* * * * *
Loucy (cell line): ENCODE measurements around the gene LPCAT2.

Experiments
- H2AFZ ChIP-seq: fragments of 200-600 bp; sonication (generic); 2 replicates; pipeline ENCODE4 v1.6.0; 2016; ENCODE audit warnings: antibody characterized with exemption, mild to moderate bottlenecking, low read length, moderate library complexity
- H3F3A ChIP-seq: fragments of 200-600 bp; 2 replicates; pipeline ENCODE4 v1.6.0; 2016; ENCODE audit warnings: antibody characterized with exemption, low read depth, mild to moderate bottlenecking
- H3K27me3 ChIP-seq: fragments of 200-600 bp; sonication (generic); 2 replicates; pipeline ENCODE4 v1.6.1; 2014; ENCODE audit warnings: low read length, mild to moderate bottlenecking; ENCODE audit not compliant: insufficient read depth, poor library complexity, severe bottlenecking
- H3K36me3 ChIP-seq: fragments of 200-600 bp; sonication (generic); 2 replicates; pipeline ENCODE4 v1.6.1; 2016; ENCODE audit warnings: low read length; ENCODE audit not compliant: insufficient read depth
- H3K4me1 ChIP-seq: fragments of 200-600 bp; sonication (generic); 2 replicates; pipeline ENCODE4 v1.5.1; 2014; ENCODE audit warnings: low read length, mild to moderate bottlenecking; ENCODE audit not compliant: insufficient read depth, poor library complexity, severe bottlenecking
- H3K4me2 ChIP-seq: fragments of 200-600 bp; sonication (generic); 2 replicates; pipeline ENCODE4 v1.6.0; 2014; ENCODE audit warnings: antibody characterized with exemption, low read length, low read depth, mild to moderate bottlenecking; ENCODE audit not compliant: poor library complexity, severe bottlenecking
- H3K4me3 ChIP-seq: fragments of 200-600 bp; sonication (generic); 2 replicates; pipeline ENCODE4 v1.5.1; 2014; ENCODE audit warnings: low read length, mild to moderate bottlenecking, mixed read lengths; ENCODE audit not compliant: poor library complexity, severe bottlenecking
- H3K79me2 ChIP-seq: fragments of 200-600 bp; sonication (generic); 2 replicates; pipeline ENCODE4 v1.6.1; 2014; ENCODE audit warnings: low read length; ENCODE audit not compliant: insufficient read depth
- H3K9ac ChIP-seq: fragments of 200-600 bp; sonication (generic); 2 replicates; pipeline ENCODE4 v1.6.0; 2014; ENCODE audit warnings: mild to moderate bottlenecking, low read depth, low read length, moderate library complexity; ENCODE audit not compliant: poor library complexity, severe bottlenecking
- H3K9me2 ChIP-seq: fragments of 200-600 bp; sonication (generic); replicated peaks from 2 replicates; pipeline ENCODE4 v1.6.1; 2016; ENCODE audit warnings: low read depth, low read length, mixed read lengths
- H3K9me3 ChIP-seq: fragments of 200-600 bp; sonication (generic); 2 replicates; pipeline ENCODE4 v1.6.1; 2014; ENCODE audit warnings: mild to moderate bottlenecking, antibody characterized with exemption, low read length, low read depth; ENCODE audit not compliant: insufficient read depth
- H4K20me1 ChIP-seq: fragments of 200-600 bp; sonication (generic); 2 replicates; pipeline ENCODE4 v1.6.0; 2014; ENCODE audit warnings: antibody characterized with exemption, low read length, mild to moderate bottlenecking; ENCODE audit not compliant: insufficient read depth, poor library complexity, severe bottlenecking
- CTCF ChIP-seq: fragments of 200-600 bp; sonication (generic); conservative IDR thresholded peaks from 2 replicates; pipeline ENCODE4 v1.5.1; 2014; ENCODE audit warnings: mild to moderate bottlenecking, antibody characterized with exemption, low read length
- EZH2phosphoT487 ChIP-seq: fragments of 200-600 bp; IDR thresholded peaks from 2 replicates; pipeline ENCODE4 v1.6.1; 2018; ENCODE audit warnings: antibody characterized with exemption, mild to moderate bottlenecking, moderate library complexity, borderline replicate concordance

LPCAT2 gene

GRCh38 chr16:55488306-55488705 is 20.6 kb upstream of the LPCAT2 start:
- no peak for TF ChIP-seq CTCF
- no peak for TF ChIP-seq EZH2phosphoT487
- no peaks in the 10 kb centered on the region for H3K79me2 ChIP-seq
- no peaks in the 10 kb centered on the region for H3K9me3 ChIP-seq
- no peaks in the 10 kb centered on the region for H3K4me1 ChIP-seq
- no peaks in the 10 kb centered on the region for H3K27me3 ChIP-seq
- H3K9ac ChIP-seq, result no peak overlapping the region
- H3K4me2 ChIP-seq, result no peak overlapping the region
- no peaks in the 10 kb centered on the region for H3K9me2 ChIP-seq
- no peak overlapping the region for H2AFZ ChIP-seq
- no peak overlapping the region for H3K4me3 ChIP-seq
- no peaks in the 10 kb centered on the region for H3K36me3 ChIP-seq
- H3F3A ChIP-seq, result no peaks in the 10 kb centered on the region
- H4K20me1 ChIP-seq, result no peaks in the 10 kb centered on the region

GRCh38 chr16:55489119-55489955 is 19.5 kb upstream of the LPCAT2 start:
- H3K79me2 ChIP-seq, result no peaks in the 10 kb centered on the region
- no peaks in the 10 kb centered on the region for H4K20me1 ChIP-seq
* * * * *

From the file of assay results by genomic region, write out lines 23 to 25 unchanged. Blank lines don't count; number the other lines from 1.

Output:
- no peaks in the 10 kb centered on the region for H3K4me1 ChIP-seq
- no peaks in the 10 kb centered on the region for H3K27me3 ChIP-seq
- H3K9ac ChIP-seq, result no peak overlapping the region